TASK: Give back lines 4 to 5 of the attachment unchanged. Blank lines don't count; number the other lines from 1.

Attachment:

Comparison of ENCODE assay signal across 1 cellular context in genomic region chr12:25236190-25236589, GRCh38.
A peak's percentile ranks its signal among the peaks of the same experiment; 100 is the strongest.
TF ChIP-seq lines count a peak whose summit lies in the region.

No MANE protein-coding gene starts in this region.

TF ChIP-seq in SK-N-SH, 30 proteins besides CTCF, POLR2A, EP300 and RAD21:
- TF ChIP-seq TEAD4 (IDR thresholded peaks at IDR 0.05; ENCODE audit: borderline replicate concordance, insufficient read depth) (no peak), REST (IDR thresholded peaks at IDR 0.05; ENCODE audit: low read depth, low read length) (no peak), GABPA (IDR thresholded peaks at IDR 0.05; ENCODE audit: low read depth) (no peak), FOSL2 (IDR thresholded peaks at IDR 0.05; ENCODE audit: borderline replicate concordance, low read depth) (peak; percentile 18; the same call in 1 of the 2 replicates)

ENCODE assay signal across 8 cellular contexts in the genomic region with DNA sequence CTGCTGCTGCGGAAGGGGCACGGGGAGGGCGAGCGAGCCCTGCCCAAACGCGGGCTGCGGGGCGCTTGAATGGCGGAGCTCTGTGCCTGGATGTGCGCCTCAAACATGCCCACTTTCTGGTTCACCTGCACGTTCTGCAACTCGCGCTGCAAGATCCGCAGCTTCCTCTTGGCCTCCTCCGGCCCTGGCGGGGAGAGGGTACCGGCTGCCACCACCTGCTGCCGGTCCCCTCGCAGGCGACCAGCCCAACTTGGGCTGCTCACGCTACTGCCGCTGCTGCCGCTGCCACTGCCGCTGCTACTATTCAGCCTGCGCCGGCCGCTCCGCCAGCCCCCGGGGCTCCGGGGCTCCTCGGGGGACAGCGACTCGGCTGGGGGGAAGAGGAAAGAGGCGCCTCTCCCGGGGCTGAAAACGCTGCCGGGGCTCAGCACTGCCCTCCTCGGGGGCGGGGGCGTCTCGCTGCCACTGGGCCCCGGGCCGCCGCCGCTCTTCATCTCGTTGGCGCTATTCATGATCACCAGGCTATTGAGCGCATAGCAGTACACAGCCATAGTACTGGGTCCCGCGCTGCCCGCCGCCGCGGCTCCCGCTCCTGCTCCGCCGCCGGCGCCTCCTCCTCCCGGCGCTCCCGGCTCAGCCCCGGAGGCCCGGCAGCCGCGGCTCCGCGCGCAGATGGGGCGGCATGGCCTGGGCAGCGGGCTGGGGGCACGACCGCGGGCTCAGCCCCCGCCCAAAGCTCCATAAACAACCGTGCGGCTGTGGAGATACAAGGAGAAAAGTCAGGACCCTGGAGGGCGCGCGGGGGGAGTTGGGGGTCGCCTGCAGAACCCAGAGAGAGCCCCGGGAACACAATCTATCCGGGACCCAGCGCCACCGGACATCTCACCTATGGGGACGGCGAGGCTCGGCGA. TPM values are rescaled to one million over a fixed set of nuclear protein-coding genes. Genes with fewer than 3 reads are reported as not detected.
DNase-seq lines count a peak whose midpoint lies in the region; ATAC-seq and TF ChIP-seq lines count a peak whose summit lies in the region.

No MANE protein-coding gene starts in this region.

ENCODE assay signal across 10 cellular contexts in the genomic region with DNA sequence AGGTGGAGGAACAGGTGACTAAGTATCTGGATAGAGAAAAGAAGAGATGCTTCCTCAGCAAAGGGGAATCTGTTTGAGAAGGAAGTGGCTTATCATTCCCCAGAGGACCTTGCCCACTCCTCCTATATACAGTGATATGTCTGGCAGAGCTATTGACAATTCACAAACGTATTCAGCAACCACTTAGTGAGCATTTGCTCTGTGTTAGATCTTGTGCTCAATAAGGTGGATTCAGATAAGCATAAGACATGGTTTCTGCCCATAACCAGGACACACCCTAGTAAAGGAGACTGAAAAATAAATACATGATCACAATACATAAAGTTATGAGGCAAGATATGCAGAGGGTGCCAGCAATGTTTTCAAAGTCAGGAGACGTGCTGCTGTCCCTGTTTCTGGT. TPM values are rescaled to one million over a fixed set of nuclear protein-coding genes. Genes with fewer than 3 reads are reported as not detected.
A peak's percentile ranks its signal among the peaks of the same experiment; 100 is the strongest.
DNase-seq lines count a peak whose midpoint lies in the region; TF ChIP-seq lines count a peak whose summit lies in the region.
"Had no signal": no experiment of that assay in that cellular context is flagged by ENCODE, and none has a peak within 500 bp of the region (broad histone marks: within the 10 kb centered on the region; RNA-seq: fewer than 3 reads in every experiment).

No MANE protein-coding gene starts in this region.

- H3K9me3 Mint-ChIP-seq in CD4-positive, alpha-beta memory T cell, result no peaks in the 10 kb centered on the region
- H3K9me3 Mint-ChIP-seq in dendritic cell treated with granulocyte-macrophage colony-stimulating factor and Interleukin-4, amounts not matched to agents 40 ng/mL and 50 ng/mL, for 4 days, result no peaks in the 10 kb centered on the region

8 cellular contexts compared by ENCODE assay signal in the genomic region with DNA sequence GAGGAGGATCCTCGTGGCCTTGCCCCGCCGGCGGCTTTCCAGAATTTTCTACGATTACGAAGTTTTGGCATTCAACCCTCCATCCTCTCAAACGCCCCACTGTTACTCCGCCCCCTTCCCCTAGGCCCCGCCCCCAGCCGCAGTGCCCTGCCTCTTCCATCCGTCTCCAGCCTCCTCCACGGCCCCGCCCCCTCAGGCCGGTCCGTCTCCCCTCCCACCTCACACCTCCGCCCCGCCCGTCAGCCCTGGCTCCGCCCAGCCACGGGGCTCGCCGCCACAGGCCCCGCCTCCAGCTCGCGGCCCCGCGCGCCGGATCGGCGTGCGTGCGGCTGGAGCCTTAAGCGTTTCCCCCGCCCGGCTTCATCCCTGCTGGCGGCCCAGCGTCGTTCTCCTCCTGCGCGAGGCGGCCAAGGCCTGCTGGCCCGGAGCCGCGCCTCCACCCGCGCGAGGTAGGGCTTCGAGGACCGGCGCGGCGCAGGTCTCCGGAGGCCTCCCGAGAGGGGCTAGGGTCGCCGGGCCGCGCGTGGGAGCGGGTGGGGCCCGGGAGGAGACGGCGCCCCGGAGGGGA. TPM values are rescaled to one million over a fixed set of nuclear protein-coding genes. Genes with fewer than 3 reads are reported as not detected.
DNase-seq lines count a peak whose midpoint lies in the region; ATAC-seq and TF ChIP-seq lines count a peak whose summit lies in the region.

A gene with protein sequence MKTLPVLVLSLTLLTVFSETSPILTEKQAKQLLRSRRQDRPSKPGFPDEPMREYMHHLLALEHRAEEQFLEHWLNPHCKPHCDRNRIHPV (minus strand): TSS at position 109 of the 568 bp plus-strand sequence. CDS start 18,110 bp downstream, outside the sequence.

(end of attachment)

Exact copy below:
No MANE protein-coding gene starts in this region.

TF ChIP-seq in SK-N-SH, 30 proteins besides CTCF, POLR2A, EP300 and RAD21: